Polluter Pays: Newfoundland and Labrador v. AbitibiBowater Inc.
On December 7, the Supreme Court of Canada is expected to announce a decision on the case of Newfoundland and Labrador v. AbitibiBowater Inc. et al (now known as Resolute Forest Products).
This ground-breaking legal case represents the first time Canada’s insolvency law has dealt with the polluter pays principle — in this case, for historic contamination by AbitibiBowater’s mining, shipping and pulp and paper operations in Newfoundland and Labrador. The company filed for insolvency protection in 2008, leaving a toxic legacy of heavy metals and other hazardous chemicals.
Friends of the Earth, represented by Ecojustice, intervened to argue that insolvent corporations must fulfill their environmental obligations and not pass the full cost of environmental cleanups on to taxpayers.
The polluter pays principle is among the most important environmental law concepts in Canada. It is the basic idea behind clean-up orders, penalties and cost recovery decisions. Implementing polluter pays involves polluters taking responsibility for remedying contamination for which they are responsible and imposes on them the direct and immediate costs of pollution.
As pioneers advocating for this principle to be put into practice, Friends of the Earth represented by legal counsel at Ecojustice, intervened in one of the earliest, precedent-setting polluter pay cases in Canada — Imperial Oil Ltd v. Quebec (Minister of the Environment) — in 2003.
Key dates in the lead up to the December 7, 2012 decision by the Supreme Court of Canada
|December 4, 2008||
AbitibiBowater announces that it will close its paper mill in Grand Falls-Windsor at the end of March 2009.1
|December 16, 2008||
Newfoundland and Labrador legislature passes legislation to expropriate AbitibiBowater’s assets. The legislation allows AbitibiBowater to continue operating the mill in Grand Falls-Windsor until the end of March, 2009.2
Abitibi-Consolidated’s timber licenses and water use rights were cancelled, and these rights reverted to the Crown. The Act also expropriated the company’s land, assets, and easements, including transmission lines, poles and associated facilities. Assets that were expropriated included the Millertown Dam, Bishop’s Falls Power House, Buchans Dam, Goodyears Dam, Grand Falls Power Plant, and control structures. The Act included a provision addressing the company’s environmental contamination: “Nothing in this Act affects the liability of Abitibi-Consolidated related to undertakings made by it in relation to environmental remediation.” 3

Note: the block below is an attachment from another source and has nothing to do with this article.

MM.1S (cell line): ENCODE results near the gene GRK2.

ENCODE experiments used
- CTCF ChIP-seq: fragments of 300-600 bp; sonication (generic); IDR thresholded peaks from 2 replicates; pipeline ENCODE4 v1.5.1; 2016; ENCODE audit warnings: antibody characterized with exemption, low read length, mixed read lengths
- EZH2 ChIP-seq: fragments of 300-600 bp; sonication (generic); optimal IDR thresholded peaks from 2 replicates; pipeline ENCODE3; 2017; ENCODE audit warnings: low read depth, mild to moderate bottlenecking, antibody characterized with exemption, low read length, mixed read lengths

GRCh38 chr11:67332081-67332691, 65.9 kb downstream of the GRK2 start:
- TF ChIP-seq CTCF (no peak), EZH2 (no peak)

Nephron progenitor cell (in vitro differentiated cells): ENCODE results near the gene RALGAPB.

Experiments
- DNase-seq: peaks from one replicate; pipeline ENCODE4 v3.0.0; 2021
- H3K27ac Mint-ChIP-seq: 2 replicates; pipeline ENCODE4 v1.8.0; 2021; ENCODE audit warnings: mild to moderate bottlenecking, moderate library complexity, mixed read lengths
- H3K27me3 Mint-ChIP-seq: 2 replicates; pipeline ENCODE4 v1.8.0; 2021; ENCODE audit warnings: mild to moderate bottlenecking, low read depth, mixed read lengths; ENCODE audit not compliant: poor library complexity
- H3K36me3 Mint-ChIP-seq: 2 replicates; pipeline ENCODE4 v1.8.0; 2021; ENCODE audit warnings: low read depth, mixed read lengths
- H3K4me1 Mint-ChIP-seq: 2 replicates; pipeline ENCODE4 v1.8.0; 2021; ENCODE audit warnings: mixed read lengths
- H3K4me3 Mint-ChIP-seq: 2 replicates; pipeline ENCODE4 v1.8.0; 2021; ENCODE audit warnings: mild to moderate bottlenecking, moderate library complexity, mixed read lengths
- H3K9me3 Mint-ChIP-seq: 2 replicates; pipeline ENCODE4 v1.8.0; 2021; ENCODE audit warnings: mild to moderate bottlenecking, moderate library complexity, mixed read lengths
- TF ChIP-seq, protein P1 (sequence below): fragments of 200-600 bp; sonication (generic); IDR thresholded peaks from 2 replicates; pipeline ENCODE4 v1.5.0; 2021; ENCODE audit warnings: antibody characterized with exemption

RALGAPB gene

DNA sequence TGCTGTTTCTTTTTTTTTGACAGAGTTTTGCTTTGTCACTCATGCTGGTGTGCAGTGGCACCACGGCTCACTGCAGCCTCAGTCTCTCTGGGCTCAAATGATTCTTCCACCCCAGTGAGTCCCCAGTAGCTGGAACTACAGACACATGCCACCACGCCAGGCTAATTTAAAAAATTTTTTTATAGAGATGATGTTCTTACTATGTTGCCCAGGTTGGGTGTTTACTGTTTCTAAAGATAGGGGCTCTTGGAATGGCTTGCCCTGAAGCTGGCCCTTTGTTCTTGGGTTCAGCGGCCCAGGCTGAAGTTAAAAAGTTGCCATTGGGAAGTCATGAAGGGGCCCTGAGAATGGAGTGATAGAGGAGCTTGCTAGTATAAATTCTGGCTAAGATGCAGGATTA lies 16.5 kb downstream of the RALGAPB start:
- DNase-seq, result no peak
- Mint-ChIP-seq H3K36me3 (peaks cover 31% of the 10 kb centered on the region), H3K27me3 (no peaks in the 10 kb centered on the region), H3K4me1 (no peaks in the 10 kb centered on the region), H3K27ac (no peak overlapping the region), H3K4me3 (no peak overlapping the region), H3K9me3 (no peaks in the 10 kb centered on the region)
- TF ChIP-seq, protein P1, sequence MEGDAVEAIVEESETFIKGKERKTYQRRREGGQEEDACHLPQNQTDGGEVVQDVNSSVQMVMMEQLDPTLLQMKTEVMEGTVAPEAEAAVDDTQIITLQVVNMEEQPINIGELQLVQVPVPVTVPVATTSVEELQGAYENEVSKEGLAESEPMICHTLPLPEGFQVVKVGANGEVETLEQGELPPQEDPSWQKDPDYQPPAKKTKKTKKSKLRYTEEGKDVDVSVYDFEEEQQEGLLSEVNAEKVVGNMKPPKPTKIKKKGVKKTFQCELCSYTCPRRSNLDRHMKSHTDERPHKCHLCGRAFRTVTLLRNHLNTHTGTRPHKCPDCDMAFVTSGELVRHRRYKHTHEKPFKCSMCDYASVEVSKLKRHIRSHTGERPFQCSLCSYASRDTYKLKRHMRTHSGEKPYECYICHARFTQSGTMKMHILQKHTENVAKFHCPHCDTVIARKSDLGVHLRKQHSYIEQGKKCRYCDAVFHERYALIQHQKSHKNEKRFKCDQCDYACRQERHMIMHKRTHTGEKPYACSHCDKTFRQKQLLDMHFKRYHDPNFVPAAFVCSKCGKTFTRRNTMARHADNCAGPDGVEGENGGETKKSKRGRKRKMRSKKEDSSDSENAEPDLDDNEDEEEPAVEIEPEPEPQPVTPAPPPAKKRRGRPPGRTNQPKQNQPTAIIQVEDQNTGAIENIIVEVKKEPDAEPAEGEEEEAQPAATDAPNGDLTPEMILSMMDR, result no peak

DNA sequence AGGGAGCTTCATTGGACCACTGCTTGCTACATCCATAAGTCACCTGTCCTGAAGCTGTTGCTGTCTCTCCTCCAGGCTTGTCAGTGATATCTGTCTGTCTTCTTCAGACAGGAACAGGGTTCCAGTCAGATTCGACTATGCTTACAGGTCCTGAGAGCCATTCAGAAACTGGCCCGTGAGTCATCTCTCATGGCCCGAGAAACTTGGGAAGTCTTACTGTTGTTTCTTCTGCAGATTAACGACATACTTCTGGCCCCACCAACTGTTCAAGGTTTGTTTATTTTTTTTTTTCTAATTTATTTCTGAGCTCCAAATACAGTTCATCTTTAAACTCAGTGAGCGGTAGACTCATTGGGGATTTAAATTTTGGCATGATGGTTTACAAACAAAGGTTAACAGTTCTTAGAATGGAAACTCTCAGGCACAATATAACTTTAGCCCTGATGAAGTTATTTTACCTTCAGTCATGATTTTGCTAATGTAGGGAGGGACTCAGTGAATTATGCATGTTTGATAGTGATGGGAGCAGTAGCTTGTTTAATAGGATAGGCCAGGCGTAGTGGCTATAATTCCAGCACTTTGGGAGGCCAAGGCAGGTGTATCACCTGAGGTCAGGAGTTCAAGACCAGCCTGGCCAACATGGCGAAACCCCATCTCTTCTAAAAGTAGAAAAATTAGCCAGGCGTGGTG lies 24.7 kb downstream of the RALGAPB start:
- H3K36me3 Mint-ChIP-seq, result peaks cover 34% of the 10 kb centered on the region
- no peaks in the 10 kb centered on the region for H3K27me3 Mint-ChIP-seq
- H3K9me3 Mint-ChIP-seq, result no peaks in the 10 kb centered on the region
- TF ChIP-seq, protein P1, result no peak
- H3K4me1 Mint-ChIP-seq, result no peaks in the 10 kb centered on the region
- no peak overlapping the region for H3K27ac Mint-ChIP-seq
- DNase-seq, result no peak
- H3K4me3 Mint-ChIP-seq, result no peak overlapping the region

|December 19, 2008||
AbitibiBowater sends a letter to Premier Danny Williams, warning that it will file a trade complaint if the province proceeds with the expropriation of its assets.4
|March 28, 2009||
AbitibiBowater shuts its Grand Falls-Windsor paper mill, and 800 workers lose their jobs.5
|April 16, 2009||
AbitibiBowater files for bankruptcy protection under Chapter 11 of U.S. bankruptcy legislation in a Delaware court. The company says it will file for bankruptcy protection in a Canadian court the following day.6
|February 25, 2010||
AbitibiBowater files a complaint under Chapter 11 of the North American Free Trade Agreement (NAFTA) over the expropriation of its Newfoundland assets by the provincial government. It seeks $500 million in compensation, alleging that the expropriation was unfair and discriminatory.7
|August 24, 2010|
|November 25, 2010||
The Supreme Court of Canada agrees to hear Newfoundland and Labrador’s appeal of a ruling that favoured AbitibiBowater. The province wants AbitibiBowater to pay for the environmental cleanup costs at five sites.10
|November 16, 2011||
Friends of the Earth, represented by Ecojustice, appears before the Supreme Court of Canada to argue that insolvent corporations cannot shift the cost of cleaning up environmental contamination to the taxpayer.11 12 13
|December 7, 2012||
The Supreme Court of Canada will deliver its judgment in the appeal in the case of Her Majesty the Queen in Right of the Province of Newfoundland and Labrador v. AbitibiBowater Inc. et al.14